Montreal – Kazu

While I was researching restaurants for my Montreal food trip back in December, I was surprised to find out about Kazu, a popular Japanese izakaya located on St-Catherine. I didn’t remember Japanese cuisine being popular from when I lived in the city during middle school. Back then though I hadn’t started taking my taste buds out yet, so maybe I was just oblivious. Either way I juggled my schedule to fit in a lunch at the restaurant.

Atmosphere: The restaurant itself is tiny, probably similar in size to Sansotei in Toronto, but more packed and rustic reminding me of ramen shops in Tokyo. The BF and I didn’t have to wait long because I planned to arrive just as lunch service began, which was a great decision because it was a cold day and a line up did form. There was less yelling, still present but toned down to allow for a conversation to be held comfortably. Customers ranged across a wide spectrum from university students and young families with small children to people my parents’ age. Colour papers with hand printed menu specials in a rainbow of marker colours covered the walls.

Service: Everyone was friendly and eager. A bit too eager clearing away plates that still had food and dishes arrived so quickly we had trouble fitting all the plates on our small square table. There were a lot of smiles though. Language wasn’t an issue and we ordered easily in English. My eyes are always bigger than my stomach and I wanted to order 4 dishes while the BF was worried it would be too much food. We asked our server for his opinion and he assured us it would be ok. It was more filling than I expected and we could’ve passed on one dish.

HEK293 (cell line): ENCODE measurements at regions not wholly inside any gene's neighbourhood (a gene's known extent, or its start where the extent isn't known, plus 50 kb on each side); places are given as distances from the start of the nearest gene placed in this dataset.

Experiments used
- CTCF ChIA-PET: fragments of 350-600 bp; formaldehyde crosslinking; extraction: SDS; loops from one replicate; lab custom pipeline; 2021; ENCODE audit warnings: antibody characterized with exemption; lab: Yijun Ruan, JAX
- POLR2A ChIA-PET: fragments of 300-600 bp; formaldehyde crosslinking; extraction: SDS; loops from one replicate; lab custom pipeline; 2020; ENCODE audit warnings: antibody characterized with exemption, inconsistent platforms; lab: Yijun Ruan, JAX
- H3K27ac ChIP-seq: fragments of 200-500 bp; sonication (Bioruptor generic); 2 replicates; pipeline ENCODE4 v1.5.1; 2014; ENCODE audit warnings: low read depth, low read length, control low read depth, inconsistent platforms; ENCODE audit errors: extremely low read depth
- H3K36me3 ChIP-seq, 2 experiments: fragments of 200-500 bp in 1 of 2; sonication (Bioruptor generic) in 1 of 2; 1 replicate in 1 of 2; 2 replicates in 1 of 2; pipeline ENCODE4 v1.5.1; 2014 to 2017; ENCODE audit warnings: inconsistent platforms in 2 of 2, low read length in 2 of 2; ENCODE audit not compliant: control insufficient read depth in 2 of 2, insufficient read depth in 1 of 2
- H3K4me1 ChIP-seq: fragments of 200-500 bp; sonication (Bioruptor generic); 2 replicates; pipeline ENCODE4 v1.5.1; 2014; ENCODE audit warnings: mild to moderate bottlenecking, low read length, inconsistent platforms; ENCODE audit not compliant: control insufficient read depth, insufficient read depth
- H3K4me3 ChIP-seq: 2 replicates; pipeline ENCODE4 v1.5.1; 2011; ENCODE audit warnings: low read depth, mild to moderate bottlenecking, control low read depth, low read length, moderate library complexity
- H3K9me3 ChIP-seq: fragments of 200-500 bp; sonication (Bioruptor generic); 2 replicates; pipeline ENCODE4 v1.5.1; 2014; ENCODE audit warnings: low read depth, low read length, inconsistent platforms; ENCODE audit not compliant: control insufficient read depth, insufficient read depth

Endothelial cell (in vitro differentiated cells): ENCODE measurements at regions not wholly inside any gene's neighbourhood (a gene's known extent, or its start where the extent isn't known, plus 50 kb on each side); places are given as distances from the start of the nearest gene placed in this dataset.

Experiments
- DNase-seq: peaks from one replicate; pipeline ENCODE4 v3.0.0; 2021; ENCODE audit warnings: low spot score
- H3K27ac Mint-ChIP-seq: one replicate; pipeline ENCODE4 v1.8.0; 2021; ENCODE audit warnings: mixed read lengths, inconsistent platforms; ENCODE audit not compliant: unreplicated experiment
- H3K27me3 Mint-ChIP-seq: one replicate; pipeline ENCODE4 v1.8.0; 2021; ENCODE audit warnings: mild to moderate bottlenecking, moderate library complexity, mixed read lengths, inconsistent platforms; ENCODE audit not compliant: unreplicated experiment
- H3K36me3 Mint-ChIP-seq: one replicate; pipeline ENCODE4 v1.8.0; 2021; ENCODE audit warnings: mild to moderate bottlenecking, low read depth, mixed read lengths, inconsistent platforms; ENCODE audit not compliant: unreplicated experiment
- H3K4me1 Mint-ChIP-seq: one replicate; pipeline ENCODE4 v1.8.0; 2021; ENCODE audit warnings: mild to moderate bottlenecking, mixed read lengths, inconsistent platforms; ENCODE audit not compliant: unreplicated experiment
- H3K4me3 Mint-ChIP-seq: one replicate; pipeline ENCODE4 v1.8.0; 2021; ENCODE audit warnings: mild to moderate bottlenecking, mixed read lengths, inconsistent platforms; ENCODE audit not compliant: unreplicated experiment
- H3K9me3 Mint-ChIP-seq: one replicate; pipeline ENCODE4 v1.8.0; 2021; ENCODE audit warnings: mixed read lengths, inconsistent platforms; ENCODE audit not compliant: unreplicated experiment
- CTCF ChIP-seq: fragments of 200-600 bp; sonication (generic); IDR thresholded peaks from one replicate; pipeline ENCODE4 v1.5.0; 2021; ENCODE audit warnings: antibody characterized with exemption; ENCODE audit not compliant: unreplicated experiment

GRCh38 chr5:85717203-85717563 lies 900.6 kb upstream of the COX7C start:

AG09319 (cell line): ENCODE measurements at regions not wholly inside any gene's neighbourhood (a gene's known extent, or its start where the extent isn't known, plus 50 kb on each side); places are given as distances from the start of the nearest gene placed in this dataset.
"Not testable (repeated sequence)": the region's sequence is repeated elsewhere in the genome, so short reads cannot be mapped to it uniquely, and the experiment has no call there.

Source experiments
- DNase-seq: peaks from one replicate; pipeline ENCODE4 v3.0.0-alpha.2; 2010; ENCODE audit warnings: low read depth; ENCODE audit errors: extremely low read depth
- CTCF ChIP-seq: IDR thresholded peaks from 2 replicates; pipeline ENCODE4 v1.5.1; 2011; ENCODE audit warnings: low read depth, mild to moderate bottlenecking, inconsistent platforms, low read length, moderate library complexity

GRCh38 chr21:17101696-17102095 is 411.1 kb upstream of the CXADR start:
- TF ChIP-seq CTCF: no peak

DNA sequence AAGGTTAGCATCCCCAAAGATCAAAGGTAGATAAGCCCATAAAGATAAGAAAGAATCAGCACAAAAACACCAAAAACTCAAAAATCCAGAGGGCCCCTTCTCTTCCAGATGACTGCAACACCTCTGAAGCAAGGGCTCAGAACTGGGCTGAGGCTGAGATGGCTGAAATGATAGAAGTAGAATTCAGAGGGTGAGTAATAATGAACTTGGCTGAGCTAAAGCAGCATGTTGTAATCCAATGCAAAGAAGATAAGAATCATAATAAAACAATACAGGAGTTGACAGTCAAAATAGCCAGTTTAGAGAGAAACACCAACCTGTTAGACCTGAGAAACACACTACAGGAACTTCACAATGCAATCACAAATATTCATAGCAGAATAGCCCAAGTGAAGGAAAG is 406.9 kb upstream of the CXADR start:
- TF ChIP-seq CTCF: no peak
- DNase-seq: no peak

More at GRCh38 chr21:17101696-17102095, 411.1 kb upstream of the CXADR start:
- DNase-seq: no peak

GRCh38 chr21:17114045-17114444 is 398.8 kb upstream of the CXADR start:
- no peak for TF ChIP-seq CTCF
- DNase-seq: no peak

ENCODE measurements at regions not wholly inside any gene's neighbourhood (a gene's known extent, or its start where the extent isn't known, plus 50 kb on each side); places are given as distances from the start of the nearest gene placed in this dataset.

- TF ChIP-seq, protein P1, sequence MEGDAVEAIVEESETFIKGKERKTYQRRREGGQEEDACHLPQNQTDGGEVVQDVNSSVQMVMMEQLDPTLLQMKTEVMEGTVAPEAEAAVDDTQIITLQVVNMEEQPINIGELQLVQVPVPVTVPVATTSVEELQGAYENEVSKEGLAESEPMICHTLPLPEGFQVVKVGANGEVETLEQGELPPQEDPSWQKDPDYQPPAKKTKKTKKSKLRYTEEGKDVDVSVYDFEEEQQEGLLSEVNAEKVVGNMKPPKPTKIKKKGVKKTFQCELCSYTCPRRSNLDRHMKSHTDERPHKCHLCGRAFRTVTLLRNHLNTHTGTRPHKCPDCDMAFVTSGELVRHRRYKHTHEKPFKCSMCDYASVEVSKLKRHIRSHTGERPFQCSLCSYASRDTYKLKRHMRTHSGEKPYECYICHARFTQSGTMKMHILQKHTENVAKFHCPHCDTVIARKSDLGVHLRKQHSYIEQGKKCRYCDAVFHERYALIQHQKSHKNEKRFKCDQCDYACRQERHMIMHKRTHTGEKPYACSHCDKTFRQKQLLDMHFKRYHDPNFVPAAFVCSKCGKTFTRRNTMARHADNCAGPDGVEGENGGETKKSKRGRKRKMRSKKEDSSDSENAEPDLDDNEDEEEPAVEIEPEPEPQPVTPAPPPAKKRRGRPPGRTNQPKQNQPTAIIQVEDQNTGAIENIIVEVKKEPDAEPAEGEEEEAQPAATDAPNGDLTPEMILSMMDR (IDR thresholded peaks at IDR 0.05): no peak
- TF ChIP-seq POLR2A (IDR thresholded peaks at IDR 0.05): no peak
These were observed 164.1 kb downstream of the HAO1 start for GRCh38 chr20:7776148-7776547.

Food: Walking in I wasn’t sure what to expect especially for the ramen. We’re fairly spoiled with the quality of izakayas in Toronto now that they’ve begun to migrate east. For starters, we ordered the Traditional Salmon Sashimi and the Pork Cheek Pate. The salmon was more carpaccio style with sesame seeds, a vinaigrette and topped with a bundle of salad greens. The salmon slices were paper thin and not the biggest portion. For me, the stand out dish of the meal for the Pork Cheek Pate. I loved this dish. It was the perfect mix of modern presentation and traditional flavours. The tender pork cheek was served shredded to a paste, well seasoned and the wide plate rim was garnished with sauces. Each piece of toasted tortilla was soft and and warm. The three mountains of pork cheek made for at least 4 to 5 bites each, a perfect starter.

For entrees, the BF and I split the 48 hour pork bowl and a ramen bowl, served only at lunch. I liked the pork bowl but it wasn’t outstanding. The pork was tender, sweet, soy saucey, served on a bed of rice and garnished with slices of pickled ginger. It was a dish with familiar Asian flavours, similar to what I would make at home. The large bowl of ramen arrived with noodles and toppings submerged in the broth and garnished with a large square of seaweed. Dissecting the ramen into the three characteristics I look for to define a great bowl, Kazu hits two out of three. First, I liked their house made noodles. They were thick and had a great chewiness. Second is the broth. I couldn’t find any indication of what protein the broth was, not as milky as tonkotsu but probably pork based. The seasoning was there, but I enjoy a richer broth. Last is the toppings, which was where Kazu lost points. The pork belly was not charred, the fat not fully rendered and there wasn’t much bamboo or bean sprouts. Taking a look online at other bowls of ramen, it does seem like there’s an inconsistency to how the bowl is assembled. For me, this made the difference between a great bowl of ramen and just an OK one.

I’m glad I had a chance to check out the Kazu and look forward to visiting more Japanese restaurants in Montreal.

Montreal – Kazu
Montreal – Kazu
Montreal – Kazu
Kazu on Urbanspoon

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